By Barry Stern
Part Two: In Part 1 of this series, newly published author of The Work Revolution: Freedom and Excellence for All and Google alum Julie Clow made the case for why we need a workplace revolution. In this second part of our discussion, I asked Julie to provide some practical tips for revolutionizing the workplace. First, I asked her to comment on a very hot topic in the corridors of DDI and with many of our clients – innovation. I asked Julie for her perspective on what we can do to drive innovation.
The notion of creating an “idea-testing rather than an idea-judging culture” resonates strongly for me, and yet I am struck by how few leaders I’ve known through the years seem truly dedicated to creating the space for their folks to do just that without some fear of repercussion. And breaking down the walls between organizational silos, sometimes even between cubes, is something many leaders at all levels seem to recognize and seek to impact. Digging in further to the role of leaders, I was curious to gain Julie’s perspective on what leader actions it takes to drive a workplace revolution.
DDI has been espousing the notion of leaders “seeking” vs. “telling” for many years; however Julie’s words emphasize the aggregate strength in tapping into the collective energy and ideas of our employees. And to leaders in the “never-off” world to which she refers in her book, it is easy to see why Julie would turn to the notion of prioritization as so critical.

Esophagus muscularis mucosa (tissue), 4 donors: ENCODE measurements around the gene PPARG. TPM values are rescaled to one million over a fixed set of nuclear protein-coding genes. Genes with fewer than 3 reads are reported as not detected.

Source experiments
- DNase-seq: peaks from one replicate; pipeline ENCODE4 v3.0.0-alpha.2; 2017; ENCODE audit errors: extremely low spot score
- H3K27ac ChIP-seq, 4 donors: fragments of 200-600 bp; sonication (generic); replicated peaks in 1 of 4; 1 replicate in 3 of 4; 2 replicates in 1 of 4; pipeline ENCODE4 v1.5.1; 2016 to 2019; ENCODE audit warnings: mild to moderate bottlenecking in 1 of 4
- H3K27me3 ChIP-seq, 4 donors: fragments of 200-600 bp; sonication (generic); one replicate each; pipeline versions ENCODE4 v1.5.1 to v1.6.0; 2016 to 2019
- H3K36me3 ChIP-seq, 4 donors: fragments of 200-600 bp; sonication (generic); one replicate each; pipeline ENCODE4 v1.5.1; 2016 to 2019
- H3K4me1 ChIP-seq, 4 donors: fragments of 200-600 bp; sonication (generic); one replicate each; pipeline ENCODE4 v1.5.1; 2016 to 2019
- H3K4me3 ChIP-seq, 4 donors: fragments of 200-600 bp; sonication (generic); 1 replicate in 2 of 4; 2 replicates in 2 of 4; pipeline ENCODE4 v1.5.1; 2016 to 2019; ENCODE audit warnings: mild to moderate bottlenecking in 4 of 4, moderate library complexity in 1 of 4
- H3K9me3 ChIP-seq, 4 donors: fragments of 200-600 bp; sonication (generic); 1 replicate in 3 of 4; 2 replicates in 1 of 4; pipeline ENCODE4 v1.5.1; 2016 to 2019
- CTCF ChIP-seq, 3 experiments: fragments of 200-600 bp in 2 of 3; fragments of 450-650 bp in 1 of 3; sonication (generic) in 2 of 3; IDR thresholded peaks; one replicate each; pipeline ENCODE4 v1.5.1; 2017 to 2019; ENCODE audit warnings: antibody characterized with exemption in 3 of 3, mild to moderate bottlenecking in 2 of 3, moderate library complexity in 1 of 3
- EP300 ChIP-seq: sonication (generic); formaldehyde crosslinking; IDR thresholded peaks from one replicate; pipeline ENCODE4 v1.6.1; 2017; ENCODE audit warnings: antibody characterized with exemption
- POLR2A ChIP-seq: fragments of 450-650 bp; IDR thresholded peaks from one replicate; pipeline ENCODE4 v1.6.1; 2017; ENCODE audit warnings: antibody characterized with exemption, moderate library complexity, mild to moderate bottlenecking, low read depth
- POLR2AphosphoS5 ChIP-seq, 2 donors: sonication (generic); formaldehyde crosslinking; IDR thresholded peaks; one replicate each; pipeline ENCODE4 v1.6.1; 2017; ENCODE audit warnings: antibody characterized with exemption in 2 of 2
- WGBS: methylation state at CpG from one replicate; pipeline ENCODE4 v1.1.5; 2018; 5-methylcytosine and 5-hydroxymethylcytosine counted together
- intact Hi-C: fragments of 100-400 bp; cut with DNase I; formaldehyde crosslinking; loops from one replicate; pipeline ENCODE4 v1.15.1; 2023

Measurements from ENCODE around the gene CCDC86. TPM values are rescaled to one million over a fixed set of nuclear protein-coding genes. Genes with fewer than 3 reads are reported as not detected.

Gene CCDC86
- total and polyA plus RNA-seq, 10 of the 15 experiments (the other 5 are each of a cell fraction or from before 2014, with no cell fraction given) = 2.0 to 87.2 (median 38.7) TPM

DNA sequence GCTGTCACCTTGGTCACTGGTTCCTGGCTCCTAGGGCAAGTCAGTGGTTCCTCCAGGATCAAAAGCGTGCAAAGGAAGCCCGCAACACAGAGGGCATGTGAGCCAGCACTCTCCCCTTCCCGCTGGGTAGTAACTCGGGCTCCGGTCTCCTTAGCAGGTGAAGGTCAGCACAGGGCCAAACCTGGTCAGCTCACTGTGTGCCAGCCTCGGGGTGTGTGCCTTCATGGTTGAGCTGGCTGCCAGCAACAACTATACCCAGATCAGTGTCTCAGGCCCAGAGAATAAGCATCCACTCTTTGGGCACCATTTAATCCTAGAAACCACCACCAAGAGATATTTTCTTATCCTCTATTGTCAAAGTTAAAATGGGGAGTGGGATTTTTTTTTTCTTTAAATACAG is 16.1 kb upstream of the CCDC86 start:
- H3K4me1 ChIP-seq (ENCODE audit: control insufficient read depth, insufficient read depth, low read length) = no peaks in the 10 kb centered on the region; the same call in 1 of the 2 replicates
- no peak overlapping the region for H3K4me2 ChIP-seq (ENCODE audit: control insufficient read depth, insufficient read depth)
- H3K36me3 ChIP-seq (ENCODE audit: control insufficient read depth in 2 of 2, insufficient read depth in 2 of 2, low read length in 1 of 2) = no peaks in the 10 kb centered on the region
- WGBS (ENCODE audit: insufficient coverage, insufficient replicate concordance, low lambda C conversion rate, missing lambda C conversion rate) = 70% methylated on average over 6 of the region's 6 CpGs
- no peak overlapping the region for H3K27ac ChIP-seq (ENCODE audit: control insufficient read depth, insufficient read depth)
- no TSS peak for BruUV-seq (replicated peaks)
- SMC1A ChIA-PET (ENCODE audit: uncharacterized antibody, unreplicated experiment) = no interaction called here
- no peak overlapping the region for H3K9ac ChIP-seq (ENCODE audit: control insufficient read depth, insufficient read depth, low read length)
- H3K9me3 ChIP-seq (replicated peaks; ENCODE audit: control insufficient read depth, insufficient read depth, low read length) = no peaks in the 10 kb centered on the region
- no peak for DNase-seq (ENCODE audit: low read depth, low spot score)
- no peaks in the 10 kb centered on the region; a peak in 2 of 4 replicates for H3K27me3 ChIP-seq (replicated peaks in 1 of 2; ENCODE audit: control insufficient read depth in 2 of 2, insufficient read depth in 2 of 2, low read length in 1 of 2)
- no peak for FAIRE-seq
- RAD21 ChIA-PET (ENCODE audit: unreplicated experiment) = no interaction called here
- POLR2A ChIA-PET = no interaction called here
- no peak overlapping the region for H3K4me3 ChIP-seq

It struck me as our discussion unfolded that it would be interesting to get Julie’s take on what the role of HR might be in the Revolution, so that was where I turned to next.
So for Julie, it would appear the primary role of HR in this regard is to be the “culture carrier” and to put in place tools, systems, skills, and communications that support the more open culture she is asking us to create. And, speaking of culture, I couldn’t help but wonder about what it was like to be inside the presumably open culture of Google. Is it in fact that “revolutionized workplace” that we think it to be? We’ll get a peek inside the Google culture in the final installment of our discussion with Julie Clow coming up in the next week or so.